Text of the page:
Evaluate foliar applications of ferti-Rain and accesS + NResponse on corn in the V7 growth stage for effect on yield.
Foliar applications on crops such as soybeans have been proven to be effective in most cases. But this may be because foliar only applications on soybeans have been effective in the absence of soil-applied fertilizer. Foliar applications have not been shown to replace applications of fertilizer to the soil. But research continues to fi nd foliar treatments that can be effective additives to soil fertilizer programs. Success in this quest has been inconsistent. None the less, this year we applied some reduced rates of ferti-Rain (1 and 2 gal/A) and a new treatment, 1 gal/A each of accesS and NResponse. All foliars were applied in a total spray volume of 10 gal/A.
In spite of the damage to the sprayed leaves, the only treatment to result in a yield increase was the one with NResponse + accesS. We should have taken tissue samples to see what plant nutrients were affected.
The above treatment had no effect on subsequent growth, just on the sprayed leaves. NResponse has been sprayed on corn with no damage for years, but this is the first time to make foliar applications with the accesS, which must be the culprit for burn here. Perhaps next year we will apply accesS alone. It is unlikely that growers will accept such damage. But we will investigate further.
The ferti-Rain did not have an effect on yield, which has been our experience with well-fertilized corn.
Determine the effects of three different ACLF sulfur fertilizers on yield of corn.
Agro-Culture Liquid Fertilizers currently offers three different sulfur fertilizer formulations: microLink 6% Sulfur, eNhance (8.9% sulfur) and accesS (17% sulfur). The microLink Sulfur was primarily designed as a sulfur source for application with planter-time fertilizers. The eNhance was developed as a UAN fertilizer additive for the purpose of enhanced N activity. The accesS is a new product that can be applied as an additive with UAN, but more as a sulfur source. This experiment was conducted to compare these fertilizers as an in-furrow planter-time application, plus accesS as both in furrow and sidedress. (accesS is not currently recommended for in-furrow applications.) This corn was planted very late due to spring rains, but it did reach black layer.
Highest yield was with the eNhance in-furrow applications. Next was microLink Sulfur and then accesS. This confi rms that accesS should not be applied in-furrow, even though we did not observe stand loss.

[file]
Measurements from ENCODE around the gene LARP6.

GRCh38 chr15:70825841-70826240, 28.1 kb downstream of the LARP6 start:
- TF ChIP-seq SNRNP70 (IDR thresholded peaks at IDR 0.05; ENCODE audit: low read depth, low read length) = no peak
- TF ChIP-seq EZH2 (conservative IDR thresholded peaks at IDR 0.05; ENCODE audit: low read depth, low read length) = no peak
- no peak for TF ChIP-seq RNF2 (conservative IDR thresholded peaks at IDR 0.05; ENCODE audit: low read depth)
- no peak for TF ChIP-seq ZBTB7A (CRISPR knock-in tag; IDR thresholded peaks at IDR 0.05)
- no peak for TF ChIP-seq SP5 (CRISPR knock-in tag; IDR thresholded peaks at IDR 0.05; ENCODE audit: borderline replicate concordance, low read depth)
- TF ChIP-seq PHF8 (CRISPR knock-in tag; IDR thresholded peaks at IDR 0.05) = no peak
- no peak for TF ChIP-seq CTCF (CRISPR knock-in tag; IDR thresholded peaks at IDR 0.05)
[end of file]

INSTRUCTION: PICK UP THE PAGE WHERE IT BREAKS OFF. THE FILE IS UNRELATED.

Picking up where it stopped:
accesS at any of the applications did not produce corn yield as high as that with eNhance, even though in other experiments it was as good as or better than ATS as a sulfur source.
eNhance has been proven as a very good in-furrow sulfur additive for corn for several years at the NCRS.
It was interesting to note that even though the soil sulfur level was low (8 ppm), there was no rate effect as the yields with either 1 or 2 qt/A of any of the products were similar. These results and others like it make research a challenge.
To evaluate in-furrow sulfur fertilizer options for corn.
With the release of our newest product Kalibrate in early 2014, deciding which potassium source to use has been a common question. One difference between Sure-K and Kalibrate is the added 6% sulfur that is part of Kalibrate. When working with soils that are low in sulfur you have two options: use of Sure-K with eNhance or Kalibrate. Both programs will provide an adequate source of the required sulfur and potassium needed for a high yielding corn crop. This experiment compared 7 gal/A of Sure-K alone, 7 gal/A Sure-K + 2 qt/A eNhance and 7 gal/A Kalibrate, which contains 6% sulfur. All fertilizer programs also contained 3 gal/A Pro-Germinator and 2 qt/A Micro 500 applied in-furrow with tubes. All treatments were sidedressed with 52 gal/A High NRG-N. Yields appear on the chart below.
The addition of 2 qt of eNhance to an in-furrow application of Sure-K increased corn yield by nearly 3 bushels per acre.
Highest yield was achieved with an in-furrow application of Kalibrate, yielding 2.6 bushels per acre higher than the combination of Sure-K and eNhance.
In-furrow applications of eNhance are seed safe on corn up to 3 qt/A.